[ AACSB FOR THE FIRST TIME ORGANISES ICAM-2014 AT SINGAPORE
DR. H. CHATURVEDI MEETS GLOBAL LEADERS IN BUSINESS EDUCATION]
The Association to Advance Collegiate Schools of Business (AACSB) International recently organized its international Conference and Annual Meeting (ICAM-2014) on April 7-9, 2014 at Singapore. It was co-hosted by Lee Kong Chian School of Business, Singapore Management University (SMU), KPMG Foundation, GMAC, Emerald Group Publishing and ETS. The AACSB had for the first time brought ICAM-2014 to the Asia Pacific region and there was an overwhelming participation from countries like China, India, Thailand, Malaysia, Philippines, South Korea, Japan, Australia and Indonesia.
Dr. H. Chaturvedi, Director, BIMTECH was part of the Indian delegation to ICAM-2014. Other members of the Indian contingent were Dr. Bibek Banerjee, Director IMT Ghaziabad; Dr. R. C.Natrajan, Director TAPMI Manipal; Mr. Amit Agnihotri, Chairman MBA Universe; Dr. Satish Ailawadi, Director SIMSR, mumbai; Dr. Pratima Sheorey, Director SCMHRD, Pune; Dr. Ranjit Goswami, Director IMT, Nagpur; Dr. Bheemaraya Metre, Dean IMI, Delhi and Mr. Sanjay Padode, CEO, IFIM, Bangalore. Some of leading Indian b-schools like IIM, Kolkata, NMIMS Mumbai, SPJIMR Mumbai, IILM New Delhi, Amity Noida, Alliance University Bangalore and TAPMI Manipal had also sent their senior faculty to participate in the ICAM-2014.
Over 1100 delegates from more than 50 countries attended the ICAM-2014. It was one of the most diverse annual event of the AACSB. The conference theme was built on the three pillars of INNOVATION, ENGAGEMENT and IMPACT. Selection of the Singapore as the venue of ICAM-2014 was an apt decision of the AACSB leadership because this city nation has been historically known as a natural meeting point of ideas, languages, cultures and innovation. Diversity is not only celebrated at Singapore, it is perpetuated and promoted by the government and the society of the city nation. The day one (April 7, 2014) at ICAM-2014 started with various affinity group meetings like PRME, Small Schools Network, New Deans Learning Community, Technology in Business Schools Roundtable, Asia Pacific, Entrepreneurship Programmes and Women Administrators in Management Education. These meetings provided networking with like minded people. A pre-conference bonus session on “Forging Highly Effective collaborations: Success Stories” was also held which was presented by Mr. John J. Fernandes, President and CEO, AACSB and Michael D. Wiemer, Vice President, AACSB. The day concluded with a reception in the evening which was more in the nature of a ‘Welcoming Event’.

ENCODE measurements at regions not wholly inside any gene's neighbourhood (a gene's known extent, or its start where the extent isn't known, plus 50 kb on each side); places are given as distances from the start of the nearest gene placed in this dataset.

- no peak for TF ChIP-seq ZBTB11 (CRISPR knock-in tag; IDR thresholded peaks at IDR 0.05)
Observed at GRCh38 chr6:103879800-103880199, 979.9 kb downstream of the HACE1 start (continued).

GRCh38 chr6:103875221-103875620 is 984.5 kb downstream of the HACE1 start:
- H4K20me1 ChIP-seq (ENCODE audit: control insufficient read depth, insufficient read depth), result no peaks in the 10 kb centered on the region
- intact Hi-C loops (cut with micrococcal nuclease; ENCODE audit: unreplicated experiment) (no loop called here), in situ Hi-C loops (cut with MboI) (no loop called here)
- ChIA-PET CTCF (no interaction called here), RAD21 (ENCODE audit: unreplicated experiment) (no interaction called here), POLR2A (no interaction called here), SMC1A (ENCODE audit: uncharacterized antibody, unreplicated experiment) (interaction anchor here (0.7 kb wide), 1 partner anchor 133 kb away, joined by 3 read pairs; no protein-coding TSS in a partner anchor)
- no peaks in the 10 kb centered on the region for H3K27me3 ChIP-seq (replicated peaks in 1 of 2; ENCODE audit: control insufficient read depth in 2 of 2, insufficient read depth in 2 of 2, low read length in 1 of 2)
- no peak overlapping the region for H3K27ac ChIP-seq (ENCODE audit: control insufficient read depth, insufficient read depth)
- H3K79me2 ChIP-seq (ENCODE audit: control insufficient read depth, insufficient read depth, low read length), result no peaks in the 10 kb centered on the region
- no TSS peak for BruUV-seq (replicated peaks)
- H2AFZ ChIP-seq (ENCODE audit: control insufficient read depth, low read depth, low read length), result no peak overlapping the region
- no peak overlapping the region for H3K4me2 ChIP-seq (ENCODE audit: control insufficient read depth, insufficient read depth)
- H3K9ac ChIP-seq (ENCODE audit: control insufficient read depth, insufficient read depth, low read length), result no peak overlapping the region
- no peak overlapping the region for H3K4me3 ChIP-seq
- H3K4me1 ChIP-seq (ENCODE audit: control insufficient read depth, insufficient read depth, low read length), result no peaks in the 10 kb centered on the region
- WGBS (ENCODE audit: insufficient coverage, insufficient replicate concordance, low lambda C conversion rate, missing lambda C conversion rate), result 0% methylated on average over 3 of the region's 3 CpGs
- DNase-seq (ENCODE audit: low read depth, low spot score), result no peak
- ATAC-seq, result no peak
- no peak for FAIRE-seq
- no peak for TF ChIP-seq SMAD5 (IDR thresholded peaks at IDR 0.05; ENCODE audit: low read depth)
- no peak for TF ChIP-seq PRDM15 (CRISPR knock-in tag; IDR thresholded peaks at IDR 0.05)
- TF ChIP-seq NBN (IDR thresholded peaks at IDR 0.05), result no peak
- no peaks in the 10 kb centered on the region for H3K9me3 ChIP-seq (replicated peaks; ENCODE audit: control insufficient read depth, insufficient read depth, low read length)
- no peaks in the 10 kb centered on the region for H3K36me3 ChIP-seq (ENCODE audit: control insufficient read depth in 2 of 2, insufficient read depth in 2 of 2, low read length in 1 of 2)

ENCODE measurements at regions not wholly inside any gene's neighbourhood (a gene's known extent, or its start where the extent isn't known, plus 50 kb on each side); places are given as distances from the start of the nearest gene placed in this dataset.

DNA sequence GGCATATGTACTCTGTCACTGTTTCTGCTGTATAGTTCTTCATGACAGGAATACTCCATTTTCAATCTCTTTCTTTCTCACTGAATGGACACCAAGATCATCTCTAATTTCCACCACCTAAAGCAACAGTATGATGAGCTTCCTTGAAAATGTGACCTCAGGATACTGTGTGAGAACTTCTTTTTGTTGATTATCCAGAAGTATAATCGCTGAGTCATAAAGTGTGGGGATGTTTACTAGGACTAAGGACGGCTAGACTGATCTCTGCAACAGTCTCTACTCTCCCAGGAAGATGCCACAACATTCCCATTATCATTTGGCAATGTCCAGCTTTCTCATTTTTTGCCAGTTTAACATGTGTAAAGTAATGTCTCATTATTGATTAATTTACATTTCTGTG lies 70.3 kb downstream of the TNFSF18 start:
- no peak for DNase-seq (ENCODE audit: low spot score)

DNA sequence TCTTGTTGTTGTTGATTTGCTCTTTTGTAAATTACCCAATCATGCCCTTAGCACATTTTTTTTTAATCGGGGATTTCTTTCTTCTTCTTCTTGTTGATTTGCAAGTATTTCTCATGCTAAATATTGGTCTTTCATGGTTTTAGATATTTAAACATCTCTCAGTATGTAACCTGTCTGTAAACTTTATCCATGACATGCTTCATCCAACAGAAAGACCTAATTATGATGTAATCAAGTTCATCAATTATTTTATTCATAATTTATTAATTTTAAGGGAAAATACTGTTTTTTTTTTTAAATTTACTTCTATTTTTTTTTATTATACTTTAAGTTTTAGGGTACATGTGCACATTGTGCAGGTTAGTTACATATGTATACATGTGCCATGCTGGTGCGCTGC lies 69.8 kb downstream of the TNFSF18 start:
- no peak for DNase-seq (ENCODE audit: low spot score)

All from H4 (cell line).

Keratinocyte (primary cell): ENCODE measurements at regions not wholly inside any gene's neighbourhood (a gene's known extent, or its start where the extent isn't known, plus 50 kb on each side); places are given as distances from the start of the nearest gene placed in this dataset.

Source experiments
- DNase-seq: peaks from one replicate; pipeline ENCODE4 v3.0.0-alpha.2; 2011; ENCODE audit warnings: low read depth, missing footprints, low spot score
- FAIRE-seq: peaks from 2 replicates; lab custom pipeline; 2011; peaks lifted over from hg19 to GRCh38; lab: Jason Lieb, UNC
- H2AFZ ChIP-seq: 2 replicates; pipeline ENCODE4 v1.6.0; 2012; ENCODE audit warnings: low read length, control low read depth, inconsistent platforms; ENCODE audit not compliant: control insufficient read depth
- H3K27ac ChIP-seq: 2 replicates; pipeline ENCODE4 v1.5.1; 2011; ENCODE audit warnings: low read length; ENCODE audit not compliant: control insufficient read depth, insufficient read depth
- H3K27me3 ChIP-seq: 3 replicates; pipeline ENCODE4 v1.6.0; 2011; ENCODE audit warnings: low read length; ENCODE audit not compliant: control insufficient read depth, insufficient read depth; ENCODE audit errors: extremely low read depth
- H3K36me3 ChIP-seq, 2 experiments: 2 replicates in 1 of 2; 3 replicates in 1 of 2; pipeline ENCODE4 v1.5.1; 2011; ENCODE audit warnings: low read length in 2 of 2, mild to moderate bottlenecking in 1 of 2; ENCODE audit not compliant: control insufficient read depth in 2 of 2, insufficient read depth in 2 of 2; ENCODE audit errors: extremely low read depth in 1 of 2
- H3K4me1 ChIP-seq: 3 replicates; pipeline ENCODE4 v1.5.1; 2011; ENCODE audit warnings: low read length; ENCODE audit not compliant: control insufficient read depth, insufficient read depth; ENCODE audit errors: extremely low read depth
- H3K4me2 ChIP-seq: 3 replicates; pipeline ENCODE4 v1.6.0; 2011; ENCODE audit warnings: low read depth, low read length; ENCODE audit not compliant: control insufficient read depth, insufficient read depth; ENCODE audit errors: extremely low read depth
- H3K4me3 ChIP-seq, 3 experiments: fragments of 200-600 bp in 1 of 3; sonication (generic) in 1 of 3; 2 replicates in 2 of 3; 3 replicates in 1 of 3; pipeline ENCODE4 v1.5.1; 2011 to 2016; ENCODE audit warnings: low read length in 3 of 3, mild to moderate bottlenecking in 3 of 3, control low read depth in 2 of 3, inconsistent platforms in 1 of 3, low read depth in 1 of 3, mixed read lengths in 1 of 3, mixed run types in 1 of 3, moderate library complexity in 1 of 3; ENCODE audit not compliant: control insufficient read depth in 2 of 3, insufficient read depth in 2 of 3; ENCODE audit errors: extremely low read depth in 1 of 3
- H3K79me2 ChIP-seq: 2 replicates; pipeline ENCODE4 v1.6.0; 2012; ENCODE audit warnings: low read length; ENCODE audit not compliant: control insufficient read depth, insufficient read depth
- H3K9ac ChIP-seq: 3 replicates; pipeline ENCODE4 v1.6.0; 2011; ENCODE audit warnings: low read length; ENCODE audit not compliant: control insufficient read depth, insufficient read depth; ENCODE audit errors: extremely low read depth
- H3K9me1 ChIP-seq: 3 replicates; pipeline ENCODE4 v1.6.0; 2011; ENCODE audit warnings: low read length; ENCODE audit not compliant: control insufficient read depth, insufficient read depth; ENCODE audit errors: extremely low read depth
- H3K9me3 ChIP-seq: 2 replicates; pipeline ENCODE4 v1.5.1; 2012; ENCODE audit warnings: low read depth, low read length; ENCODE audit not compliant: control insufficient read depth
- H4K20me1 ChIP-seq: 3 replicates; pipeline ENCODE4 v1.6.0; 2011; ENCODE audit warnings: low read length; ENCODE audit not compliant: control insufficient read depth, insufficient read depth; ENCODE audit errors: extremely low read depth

The second day (April 8, 2014) of ICAM-2014 started with a Plenary Session on “The Collaboration Economy” which was presented by Ms. Rachel Botsman, Founder, Collaborative Lab. Rachel Botsman explained how the rapidly growing collaborative economy is transforming production, finance, education and consumption. She focused on the macro changes in consumer behaviour, taking us into a world where we value access over ownership, peer trust over institutional trust, and a completely new relationship between buyers and sellers. She held audiences spell bound by the scale of the disruption, but also with clear, practical insights about how companies of all shapes
and sizes are moving into the collaborative economy and what this meant for the future of management education. After the plenary session, there were concurrent sessions on Collaborations, Sustainability, Innovation and Accreditation.
On the last day (April 9, 2014), there was a plenary session on “Turning Conventional Management Upside Down” which was presented by Mr. Vineet Nayar, Former Vice Chairman, HCL Technologies and bestselling author of the book “Employees First, Customer Second”. In this candid account, globally-renowned management guru Vineet